OK with that bit out there and giving you something to chew on, let’s take a look at the rest of the special features.
A GHOST IN THE LENS (8:16) is more or less the making of segment here, featuring interviews with writer, Luke Dawson and the principal actors, Jackson and Taylor. This featurette also begins to touch on the subject of Spirit Photography and it’s prevalence in Japanese society—a subject that will get a further look later on in the disc.
A CULTURAL DIVIDE: SHOOTING IN JAPAN (9:26). This one is pretty self-explanatory and it addresses some of the problems which arose due to the fact that Ochiai spoke no English and the bulk of the lead actors on-set spoke no Japanese. The film illustrates some of the tedium of discussing characterization, motivation, and performance nuance with the director through set interpreter Chio Asada. Of note, it’s also interesting that at one point, actress Rachael Taylor simply states that she thinks “something is lost in translation” in these conversations.
A CONVERSATION WITH LUKE DAWSON (5:32) is simply that. And Dawson primarily discusses the transfer of the film’s setting which he had intended to have moved from Bangkok to New York but ultimately decided to stage in Tokyo.
The next two featurettes revisit the subject of Spirit Photography. The first, A HISTORY OF SPIRIT PHOTOGRAPHY (4:49) gives a basic background on the phenomena beginning with the first reported instance in 1861 through the advent of the Spiritualist movement in the mid 1800’s through the early 1900’s. Although the documentary doesn’t entirely debunk the myth as a complete fabrication it never provides any compelling argument for the validity of the subject either. Of course the second featurette pretty much solves that mystery, or at least the mystery of how the visual effects department created the spooky photos for the film. CREATE YOUR OWN PHANTOM PHOTO (3:59) shows tech savvy computer geeks with access to Photoshop how to render your own personal Spirit Photograph. If nothing else, it shows the interested that with a little practice, it only takes about three minutes to create a little motion picture magic right in your own home.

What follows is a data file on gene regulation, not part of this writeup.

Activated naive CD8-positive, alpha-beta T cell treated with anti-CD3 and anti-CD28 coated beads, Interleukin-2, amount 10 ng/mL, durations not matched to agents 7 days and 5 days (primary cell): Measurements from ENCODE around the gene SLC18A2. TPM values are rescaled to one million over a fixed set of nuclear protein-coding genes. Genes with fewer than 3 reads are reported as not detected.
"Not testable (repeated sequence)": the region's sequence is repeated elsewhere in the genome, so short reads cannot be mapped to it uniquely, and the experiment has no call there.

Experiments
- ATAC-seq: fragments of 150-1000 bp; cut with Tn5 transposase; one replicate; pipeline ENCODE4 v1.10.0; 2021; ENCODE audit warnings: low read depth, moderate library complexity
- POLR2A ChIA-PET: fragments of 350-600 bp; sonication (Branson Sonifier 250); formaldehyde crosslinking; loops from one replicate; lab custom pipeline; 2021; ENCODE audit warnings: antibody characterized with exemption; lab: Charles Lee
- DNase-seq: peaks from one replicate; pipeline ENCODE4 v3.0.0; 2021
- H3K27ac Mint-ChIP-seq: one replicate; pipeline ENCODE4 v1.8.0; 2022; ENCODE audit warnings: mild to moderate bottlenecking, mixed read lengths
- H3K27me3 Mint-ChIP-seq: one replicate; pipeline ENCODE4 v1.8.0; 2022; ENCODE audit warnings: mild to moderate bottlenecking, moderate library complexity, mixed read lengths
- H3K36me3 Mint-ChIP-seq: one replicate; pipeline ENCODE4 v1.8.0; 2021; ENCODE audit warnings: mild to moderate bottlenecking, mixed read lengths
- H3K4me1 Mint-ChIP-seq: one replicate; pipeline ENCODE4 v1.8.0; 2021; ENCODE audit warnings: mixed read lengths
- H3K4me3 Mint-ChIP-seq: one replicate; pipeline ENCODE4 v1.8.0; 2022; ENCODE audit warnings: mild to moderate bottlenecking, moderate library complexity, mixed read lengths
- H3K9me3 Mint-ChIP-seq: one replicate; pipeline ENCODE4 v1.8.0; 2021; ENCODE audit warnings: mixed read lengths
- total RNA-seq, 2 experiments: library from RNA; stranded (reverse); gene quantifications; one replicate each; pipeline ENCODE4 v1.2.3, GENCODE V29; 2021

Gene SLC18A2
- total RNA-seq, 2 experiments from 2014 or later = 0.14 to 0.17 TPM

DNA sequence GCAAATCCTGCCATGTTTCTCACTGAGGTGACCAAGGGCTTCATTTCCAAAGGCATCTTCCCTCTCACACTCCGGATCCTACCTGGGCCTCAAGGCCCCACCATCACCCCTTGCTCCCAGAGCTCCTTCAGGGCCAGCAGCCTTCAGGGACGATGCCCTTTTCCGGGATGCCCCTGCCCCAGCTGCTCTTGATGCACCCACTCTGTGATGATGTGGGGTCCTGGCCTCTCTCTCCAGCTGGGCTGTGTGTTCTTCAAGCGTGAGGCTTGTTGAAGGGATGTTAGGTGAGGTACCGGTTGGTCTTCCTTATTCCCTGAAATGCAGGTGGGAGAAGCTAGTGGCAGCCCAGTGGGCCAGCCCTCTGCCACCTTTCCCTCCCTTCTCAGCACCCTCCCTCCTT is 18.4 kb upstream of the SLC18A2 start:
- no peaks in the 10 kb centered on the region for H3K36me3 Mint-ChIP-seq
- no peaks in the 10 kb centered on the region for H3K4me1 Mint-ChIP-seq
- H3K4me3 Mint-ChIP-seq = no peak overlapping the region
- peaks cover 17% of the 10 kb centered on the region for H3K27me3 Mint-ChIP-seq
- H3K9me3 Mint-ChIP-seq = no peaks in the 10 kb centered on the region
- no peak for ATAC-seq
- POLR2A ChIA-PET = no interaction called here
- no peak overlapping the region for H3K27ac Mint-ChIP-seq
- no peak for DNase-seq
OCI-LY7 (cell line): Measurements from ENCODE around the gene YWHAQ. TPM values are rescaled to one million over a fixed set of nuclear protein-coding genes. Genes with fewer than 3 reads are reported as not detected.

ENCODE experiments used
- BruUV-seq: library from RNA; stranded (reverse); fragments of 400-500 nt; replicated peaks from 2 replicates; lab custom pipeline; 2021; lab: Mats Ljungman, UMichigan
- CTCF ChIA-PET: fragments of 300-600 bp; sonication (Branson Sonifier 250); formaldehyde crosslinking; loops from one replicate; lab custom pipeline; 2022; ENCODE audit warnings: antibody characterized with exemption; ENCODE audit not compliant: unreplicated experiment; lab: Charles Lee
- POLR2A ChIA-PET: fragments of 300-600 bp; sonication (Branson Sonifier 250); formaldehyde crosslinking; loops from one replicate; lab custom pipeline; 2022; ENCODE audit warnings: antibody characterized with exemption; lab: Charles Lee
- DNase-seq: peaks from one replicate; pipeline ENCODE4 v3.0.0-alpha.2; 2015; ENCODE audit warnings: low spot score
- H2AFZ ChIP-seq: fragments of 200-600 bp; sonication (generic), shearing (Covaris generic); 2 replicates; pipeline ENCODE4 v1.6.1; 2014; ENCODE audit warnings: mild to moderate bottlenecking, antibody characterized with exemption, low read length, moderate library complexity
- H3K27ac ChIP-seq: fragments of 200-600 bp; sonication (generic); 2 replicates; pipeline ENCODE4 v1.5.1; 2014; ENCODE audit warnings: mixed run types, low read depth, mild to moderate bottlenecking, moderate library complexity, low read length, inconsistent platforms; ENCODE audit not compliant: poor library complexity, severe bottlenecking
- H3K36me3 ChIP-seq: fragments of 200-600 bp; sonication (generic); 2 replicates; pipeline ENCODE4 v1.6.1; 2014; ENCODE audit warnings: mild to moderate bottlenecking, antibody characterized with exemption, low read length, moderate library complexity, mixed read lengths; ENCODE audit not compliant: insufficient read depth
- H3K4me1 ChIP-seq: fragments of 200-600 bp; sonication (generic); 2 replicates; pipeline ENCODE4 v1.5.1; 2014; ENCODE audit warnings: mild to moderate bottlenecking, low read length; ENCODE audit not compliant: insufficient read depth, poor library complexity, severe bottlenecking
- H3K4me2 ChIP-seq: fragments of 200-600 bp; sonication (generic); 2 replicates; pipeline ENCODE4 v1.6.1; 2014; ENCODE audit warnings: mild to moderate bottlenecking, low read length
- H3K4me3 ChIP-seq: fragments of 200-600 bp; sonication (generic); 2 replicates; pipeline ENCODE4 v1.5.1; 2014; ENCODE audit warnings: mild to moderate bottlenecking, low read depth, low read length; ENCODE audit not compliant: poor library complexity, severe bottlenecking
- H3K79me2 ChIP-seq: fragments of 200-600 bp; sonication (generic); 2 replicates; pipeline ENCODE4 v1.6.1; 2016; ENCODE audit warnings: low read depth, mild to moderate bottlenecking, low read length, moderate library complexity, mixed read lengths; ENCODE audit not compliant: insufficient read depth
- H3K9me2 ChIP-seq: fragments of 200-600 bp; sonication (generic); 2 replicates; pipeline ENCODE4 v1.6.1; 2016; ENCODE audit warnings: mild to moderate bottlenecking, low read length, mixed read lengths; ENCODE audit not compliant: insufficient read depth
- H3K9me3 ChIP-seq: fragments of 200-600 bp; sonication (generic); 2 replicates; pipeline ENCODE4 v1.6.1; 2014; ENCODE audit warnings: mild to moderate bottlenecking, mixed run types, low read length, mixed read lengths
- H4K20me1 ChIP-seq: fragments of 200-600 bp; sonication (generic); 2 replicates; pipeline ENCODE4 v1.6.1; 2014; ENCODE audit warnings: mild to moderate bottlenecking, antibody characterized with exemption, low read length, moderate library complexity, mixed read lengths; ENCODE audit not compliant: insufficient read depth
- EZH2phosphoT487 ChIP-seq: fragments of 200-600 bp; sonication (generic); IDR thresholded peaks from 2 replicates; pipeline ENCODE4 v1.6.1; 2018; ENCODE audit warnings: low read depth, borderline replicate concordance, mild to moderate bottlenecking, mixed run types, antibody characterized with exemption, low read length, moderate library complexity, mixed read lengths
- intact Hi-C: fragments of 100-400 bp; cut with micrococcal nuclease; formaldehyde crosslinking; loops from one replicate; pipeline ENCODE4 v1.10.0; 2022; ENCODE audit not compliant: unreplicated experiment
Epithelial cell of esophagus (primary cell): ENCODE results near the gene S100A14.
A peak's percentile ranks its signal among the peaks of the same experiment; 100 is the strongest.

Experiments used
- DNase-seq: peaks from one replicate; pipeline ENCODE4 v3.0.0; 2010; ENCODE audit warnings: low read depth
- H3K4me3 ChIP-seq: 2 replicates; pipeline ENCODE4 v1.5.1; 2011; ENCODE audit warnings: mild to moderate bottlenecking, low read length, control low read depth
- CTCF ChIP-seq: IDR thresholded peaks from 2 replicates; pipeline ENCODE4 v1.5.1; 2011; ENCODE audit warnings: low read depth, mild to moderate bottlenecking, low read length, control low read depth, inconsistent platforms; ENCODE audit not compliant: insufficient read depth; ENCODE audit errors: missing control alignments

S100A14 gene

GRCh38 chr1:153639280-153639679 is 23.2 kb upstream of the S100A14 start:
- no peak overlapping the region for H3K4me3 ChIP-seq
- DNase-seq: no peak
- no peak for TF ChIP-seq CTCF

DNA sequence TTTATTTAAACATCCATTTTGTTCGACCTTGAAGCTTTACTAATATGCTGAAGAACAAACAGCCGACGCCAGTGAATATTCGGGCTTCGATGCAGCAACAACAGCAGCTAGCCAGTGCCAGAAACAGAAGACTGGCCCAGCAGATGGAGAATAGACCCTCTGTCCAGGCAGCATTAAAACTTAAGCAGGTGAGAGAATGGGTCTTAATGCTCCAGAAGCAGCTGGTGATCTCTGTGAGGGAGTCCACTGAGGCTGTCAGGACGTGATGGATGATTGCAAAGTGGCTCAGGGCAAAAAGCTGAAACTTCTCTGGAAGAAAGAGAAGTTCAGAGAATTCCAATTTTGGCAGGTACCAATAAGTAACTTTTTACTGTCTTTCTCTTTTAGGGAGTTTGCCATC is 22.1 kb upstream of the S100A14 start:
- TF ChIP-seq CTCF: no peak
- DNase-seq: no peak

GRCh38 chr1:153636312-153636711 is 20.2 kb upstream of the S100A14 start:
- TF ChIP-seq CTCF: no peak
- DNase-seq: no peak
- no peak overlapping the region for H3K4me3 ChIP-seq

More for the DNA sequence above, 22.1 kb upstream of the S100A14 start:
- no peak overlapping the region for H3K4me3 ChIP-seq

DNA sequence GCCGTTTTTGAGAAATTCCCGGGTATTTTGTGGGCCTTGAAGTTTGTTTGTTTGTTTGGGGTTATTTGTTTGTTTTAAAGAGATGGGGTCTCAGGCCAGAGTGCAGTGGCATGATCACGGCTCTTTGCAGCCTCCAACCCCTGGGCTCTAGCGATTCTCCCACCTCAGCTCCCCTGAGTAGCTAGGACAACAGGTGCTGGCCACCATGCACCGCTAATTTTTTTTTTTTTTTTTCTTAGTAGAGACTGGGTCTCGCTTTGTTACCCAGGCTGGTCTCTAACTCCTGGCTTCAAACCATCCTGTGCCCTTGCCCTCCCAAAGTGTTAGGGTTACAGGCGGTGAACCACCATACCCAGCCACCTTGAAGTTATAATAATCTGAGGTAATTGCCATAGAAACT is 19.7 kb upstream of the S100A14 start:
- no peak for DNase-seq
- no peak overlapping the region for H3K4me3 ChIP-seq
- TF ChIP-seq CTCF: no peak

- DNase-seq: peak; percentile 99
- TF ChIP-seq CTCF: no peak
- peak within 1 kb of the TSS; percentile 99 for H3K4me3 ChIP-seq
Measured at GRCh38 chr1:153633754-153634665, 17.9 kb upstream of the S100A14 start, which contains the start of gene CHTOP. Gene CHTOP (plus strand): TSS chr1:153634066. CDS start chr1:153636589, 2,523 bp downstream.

THE HUNT FOR THE HAUNT: TOOLS AND TIPS FOR GHOST HUNTING (2:28) might just be the worst special edition featurette that I’ve ever bore witness to. Nothing more than a series of written instructions—set against a foggy backdrop—instructing what I can only assume are people with no lives or a 3rd grade education level on the nuances of ghost hunting. Things like: “Try cemeteries at midnight” or “Bring more than one camera” and my personal favorite location suggestion “Usually a place you think is haunted probably is”! Yikes.
Usually the treasure trove of the DVD Special Features is the ALTERNATE AND DELETED SCENES (14:17). Sadly this time around the 11 extras compiled here don’t really offer anything intriguing or special. Most add nothing to the story and with titles like “Jane Eats a Big Mac” you can see that they were likely all cut for time. Although after watching that little Chicken McNugget, I’m now feverishly curious to know if McDonald’s wanted their product placement cash back when those 15 seconds of film were trimmed. The Alternate Ending provides a moment of closure for Jane’s character, giving her a final few frames again at the end of the film, but in reality it doesn’t make the original ending any more or less poignant so it’s fair that they were snipped out as well. Ultimately, the deleted scenes are—like the film that they came from—nothing special.
In spite of what is clearly their overall intention to provide a glossy and consequently shallow overview of the production of SHUTTER, I found it extraordinarily interesting that just scratching beneath the surface of these fluffy featurettes provides some remarkable insight into why the film ultimately fails. It might be the fault of Ochiai because he doesn’t love his subgenre enough. It might be the fault of the producers for bringing in a director that can’t speak the same language as his lead actors. It might be because with the rapid proliferation of Asian Ghost stories the market is oversaturated and dull—a concern that Ochiai also touches on in his interview. Or, it might be a perfect storm of all of these aspects that simply joined together to create the typhoon of mediocrity that is SHUTTER